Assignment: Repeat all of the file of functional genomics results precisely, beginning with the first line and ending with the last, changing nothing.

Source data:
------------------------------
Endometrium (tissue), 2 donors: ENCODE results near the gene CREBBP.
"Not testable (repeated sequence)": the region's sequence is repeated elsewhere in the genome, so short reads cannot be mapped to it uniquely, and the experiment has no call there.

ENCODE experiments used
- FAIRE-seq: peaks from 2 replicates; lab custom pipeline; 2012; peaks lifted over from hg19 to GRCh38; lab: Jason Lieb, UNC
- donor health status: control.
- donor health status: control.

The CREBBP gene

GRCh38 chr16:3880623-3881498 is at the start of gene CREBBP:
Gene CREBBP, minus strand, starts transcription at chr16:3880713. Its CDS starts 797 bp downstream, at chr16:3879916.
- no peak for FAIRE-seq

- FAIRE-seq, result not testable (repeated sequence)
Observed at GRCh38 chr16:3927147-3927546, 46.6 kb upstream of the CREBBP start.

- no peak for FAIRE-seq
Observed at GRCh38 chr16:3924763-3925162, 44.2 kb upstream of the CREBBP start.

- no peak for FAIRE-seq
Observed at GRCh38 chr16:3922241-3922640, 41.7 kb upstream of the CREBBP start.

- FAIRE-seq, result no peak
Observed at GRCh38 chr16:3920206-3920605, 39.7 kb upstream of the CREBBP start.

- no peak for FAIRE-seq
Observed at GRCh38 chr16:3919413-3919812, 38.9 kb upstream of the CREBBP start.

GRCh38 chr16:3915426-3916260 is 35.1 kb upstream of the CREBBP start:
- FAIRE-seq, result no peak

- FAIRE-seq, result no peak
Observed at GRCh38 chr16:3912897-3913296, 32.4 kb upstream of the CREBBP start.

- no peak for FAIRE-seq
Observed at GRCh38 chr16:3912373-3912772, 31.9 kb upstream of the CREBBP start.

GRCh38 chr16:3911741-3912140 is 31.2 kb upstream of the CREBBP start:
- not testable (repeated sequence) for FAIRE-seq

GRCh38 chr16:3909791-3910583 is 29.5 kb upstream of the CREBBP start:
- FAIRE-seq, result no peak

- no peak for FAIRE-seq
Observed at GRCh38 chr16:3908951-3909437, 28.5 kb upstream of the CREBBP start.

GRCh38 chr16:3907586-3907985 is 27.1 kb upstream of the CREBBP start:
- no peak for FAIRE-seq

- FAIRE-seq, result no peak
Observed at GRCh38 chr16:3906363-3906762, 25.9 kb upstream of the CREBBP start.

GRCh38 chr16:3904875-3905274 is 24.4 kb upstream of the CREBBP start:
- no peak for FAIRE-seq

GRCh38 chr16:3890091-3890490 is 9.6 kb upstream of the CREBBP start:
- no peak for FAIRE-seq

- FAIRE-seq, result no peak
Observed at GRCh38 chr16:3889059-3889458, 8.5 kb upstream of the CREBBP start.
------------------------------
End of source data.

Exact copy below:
Endometrium (tissue), 2 donors: ENCODE results near the gene CREBBP.
"Not testable (repeated sequence)": the region's sequence is repeated elsewhere in the genome, so short reads cannot be mapped to it uniquely, and the experiment has no call there.

ENCODE experiments used
- FAIRE-seq: peaks from 2 replicates; lab custom pipeline; 2012; peaks lifted over from hg19 to GRCh38; lab: Jason Lieb, UNC
- donor health status: control.
- donor health status: control.

The CREBBP gene

GRCh38 chr16:3880623-3881498 is at the start of gene CREBBP:
Gene CREBBP, minus strand, starts transcription at chr16:3880713. Its CDS starts 797 bp downstream, at chr16:3879916.
- no peak for FAIRE-seq

- FAIRE-seq, result not testable (repeated sequence)
Observed at GRCh38 chr16:3927147-3927546, 46.6 kb upstream of the CREBBP start.

- no peak for FAIRE-seq
Observed at GRCh38 chr16:3924763-3925162, 44.2 kb upstream of the CREBBP start.

- no peak for FAIRE-seq
Observed at GRCh38 chr16:3922241-3922640, 41.7 kb upstream of the CREBBP start.

- FAIRE-seq, result no peak
Observed at GRCh38 chr16:3920206-3920605, 39.7 kb upstream of the CREBBP start.

- no peak for FAIRE-seq
Observed at GRCh38 chr16:3919413-3919812, 38.9 kb upstream of the CREBBP start.

GRCh38 chr16:3915426-3916260 is 35.1 kb upstream of the CREBBP start:
- FAIRE-seq, result no peak

- FAIRE-seq, result no peak
Observed at GRCh38 chr16:3912897-3913296, 32.4 kb upstream of the CREBBP start.

- no peak for FAIRE-seq
Observed at GRCh38 chr16:3912373-3912772, 31.9 kb upstream of the CREBBP start.

GRCh38 chr16:3911741-3912140 is 31.2 kb upstream of the CREBBP start:
- not testable (repeated sequence) for FAIRE-seq

GRCh38 chr16:3909791-3910583 is 29.5 kb upstream of the CREBBP start:
- FAIRE-seq, result no peak

- no peak for FAIRE-seq
Observed at GRCh38 chr16:3908951-3909437, 28.5 kb upstream of the CREBBP start.

GRCh38 chr16:3907586-3907985 is 27.1 kb upstream of the CREBBP start:
- no peak for FAIRE-seq

- FAIRE-seq, result no peak
Observed at GRCh38 chr16:3906363-3906762, 25.9 kb upstream of the CREBBP start.

GRCh38 chr16:3904875-3905274 is 24.4 kb upstream of the CREBBP start:
- no peak for FAIRE-seq

GRCh38 chr16:3890091-3890490 is 9.6 kb upstream of the CREBBP start:
- no peak for FAIRE-seq

- FAIRE-seq, result no peak
Observed at GRCh38 chr16:3889059-3889458, 8.5 kb upstream of the CREBBP start.